by NATO Secretary General Jens Stoltenberg at the opening session of the Croatia Forum
Thank you so much Madame President, Prime Minister, Ministers, Excellences, dear friends.
First of all it is a great pleasure to be here, and there are many reasons for that.
One is this that in my previous life as a Norwegian politician I worked a lot on development issues and also on issues related to climate change and energy.
And therefore it is nice to be back and to meet the audience which is very focused on those issues.
And then it is easy to believe that my job now is very different from what I did before. Because defence, security is regarded, as I say, as very hot issues, while development and environment is regarded as something very different and soft.
But in reality there are very close links between the two.
Because without security, without peace it is impossible to create development. And it is impossible to address big international challenges, as for instance climate change.
So for me there is a very obvious link between the need to create stability, security, peace, and our joint efforts and ability to address other big issues as development and environment.
But the link goes both, or depends, between the two issues goes both ways. It is interdependence in the way that security is important for development, but development also contributes to security.
So actually we are addressing the same issues but from different angles. Environment, climate change is critical for promoting development and peace and stability. Development is important both for development and for security. And security is important to provide the foundations for development and for addressing climate change.
So for me it is not so strange.
Being Secretary General of NATO and at the same time being invited to address issues related to development and energy and the interdependence between the two.
Than I have to admit there is another reason why I appreciate very much to be here. And that is a more private or personal reason. And that is that I spent my childhood summers here in the 1960s.
My father worked at the Embassy in Belgrade and we actually drove from Belgrade to Dubrovnik every summer. And we spent two days and that was not because my father was a bad chauffeur, or actually he was of course, but the roads were also very bad.
And we slept somewhere in between Belgrade and Dubrovnik along the road and then we arrived and we spent our summers not in Dubrovnik, but we spent them in a small village, ten minutes from here, called Mali Zaton.
And there I learned to swim, I learned to like “sladoled”, and we had a lot of “ćevapćići” and “punjena paprika” and I also learned is “ringe, ringe, raja, došo' čika Paja” so I spent my childhood there and I was back in the 70s.
Then I haven’t been there since then. But I remember in a way the big contrast of my happy summer holidays in Mali Zaton and than Dubrovnik was the big city. And then being a Norwegian, watching television reporting from this region, from Croatia, Bosnia and Herzegovina, Serbia, Kosovo, reporting about wars, fighting, atrocities, in the 1990s.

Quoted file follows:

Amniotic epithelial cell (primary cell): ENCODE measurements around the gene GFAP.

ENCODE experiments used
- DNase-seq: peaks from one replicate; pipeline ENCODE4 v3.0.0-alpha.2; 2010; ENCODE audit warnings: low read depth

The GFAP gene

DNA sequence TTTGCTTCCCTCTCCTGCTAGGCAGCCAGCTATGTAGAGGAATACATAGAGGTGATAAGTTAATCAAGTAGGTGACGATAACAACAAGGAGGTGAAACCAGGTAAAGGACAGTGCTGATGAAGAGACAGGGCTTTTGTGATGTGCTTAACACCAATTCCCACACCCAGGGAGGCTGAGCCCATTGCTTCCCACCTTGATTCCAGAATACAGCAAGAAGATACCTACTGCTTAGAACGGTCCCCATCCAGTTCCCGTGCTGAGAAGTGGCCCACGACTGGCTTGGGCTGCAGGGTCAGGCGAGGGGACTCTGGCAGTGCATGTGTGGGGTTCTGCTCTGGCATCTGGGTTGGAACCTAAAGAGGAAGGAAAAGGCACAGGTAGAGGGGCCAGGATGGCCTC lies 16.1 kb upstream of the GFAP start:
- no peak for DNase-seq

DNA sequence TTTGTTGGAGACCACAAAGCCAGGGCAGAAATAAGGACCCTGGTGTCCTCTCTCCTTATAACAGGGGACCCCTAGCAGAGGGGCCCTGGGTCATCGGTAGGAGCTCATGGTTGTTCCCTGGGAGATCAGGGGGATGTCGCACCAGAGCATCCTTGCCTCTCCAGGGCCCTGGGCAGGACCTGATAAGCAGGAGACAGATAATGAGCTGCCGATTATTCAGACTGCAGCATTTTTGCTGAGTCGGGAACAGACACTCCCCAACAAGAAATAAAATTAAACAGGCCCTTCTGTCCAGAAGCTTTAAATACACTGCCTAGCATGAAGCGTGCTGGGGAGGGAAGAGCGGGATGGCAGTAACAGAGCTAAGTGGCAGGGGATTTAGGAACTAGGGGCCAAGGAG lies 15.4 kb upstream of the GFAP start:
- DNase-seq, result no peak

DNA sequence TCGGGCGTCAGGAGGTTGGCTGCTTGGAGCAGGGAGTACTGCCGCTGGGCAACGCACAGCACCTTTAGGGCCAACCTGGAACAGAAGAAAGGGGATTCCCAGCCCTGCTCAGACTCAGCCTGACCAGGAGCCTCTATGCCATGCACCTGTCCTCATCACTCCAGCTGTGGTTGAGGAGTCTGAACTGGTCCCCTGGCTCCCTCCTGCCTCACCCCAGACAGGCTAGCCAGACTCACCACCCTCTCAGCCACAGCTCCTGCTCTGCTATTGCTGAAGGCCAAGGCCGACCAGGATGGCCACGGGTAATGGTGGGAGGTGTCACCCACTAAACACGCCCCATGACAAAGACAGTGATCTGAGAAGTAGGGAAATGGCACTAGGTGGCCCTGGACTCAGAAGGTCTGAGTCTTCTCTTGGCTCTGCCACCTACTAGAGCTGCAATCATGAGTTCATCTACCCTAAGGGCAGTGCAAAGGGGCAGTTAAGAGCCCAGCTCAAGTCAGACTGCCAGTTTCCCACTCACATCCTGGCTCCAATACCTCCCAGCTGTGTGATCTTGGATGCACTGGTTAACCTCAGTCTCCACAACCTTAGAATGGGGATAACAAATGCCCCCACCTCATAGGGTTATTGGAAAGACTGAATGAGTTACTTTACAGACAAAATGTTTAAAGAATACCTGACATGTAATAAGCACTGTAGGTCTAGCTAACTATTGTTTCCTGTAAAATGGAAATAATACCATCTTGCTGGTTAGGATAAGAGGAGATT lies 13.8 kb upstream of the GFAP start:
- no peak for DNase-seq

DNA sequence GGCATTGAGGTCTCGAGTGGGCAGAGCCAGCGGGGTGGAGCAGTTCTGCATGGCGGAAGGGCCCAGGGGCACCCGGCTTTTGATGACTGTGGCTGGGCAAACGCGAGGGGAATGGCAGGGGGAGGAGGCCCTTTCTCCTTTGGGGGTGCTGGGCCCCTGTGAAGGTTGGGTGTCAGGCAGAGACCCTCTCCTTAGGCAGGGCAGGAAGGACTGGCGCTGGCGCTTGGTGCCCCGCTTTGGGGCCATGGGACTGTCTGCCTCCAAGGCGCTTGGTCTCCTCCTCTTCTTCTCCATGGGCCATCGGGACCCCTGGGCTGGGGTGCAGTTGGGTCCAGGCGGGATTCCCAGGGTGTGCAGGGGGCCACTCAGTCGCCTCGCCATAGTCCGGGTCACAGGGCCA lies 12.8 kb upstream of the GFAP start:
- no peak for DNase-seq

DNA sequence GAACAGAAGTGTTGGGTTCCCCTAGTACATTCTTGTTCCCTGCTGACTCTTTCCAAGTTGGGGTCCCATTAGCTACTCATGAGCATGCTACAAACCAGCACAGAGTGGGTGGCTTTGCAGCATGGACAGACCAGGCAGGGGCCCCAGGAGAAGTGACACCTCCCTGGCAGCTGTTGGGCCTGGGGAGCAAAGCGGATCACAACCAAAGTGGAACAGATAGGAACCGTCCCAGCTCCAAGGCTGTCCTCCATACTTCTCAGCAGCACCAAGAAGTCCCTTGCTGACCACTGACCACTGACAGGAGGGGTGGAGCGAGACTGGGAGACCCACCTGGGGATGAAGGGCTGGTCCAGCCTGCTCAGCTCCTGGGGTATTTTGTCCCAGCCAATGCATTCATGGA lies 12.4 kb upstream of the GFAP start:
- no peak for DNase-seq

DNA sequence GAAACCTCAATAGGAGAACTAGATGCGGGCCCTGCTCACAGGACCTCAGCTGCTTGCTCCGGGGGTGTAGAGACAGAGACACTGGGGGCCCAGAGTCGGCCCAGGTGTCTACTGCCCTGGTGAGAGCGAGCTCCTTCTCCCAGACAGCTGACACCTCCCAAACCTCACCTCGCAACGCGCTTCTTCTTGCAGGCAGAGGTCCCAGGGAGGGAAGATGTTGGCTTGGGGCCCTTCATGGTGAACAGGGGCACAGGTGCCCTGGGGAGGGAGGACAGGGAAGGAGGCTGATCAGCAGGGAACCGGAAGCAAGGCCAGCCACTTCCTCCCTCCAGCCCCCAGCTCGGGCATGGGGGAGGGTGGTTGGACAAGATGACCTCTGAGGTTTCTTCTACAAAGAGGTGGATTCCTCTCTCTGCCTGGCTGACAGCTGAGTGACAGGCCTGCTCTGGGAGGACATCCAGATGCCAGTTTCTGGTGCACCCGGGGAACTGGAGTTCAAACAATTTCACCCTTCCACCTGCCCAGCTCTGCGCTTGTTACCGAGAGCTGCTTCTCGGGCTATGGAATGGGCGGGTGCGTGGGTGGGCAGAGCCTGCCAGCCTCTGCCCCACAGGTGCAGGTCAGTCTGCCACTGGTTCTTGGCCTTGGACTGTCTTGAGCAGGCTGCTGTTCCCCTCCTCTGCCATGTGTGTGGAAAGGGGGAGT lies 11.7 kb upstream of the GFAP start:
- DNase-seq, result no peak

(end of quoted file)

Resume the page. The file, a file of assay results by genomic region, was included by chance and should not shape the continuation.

And now it is exactly twenty years since the massacre in Srebrenica. And we also remember that Dubrovnik was bombed. And it is great to be back and to see that now is like I remember this area in the 1960s and 70s – peaceful, no war, no fighting.
Of course many things have changed. We don’t have Yugoslavia anymore, but at least it is not a war, it is not fighting, it is development and prosperous societies.
And this change from a region which was very much affected by war and violence into a region which still has challenges and problems, at least if we speak about the whole south-east of Europe, but even despite of the challenges, it is very different than what we saw during the 1990s.
And this transformation, of course there are many reasons for this transformation, but one reason is that we have the strong security, military political Alliance NATO which for the first time in its history deployed large number of forces – sixty-thousand troops - to Bosnia and tens of thousands of troops in Kosovo, we still have troops there, but not that many.
And we work together with the European Union, with the OSCE, with the United Nations and of course because the people here, worked together with us, this region has completely changed.
And now two of the countries – Croatia and Slovenia are full members of the European Union, full members of NATO. And another countries in the region are following and inspiring and working towards a Euro-Atlantic integration.
So for me the development in this part of Europe very much underlines the interlink between security, peace and development.
And we are still working together with the European Union in this region. Different countries, different challenges. And we are still inspiring to integrate more countries into the Euro-Atlantic cooperation, because we believe it is important for the whole Euro-Atlantic area and for, of course, this region.
And by the end of the year and by the end of 2015, NATO has to make a decision, related to the enlargement of NATO, whether we are going to invite Montenegro to become the next member of our Alliance.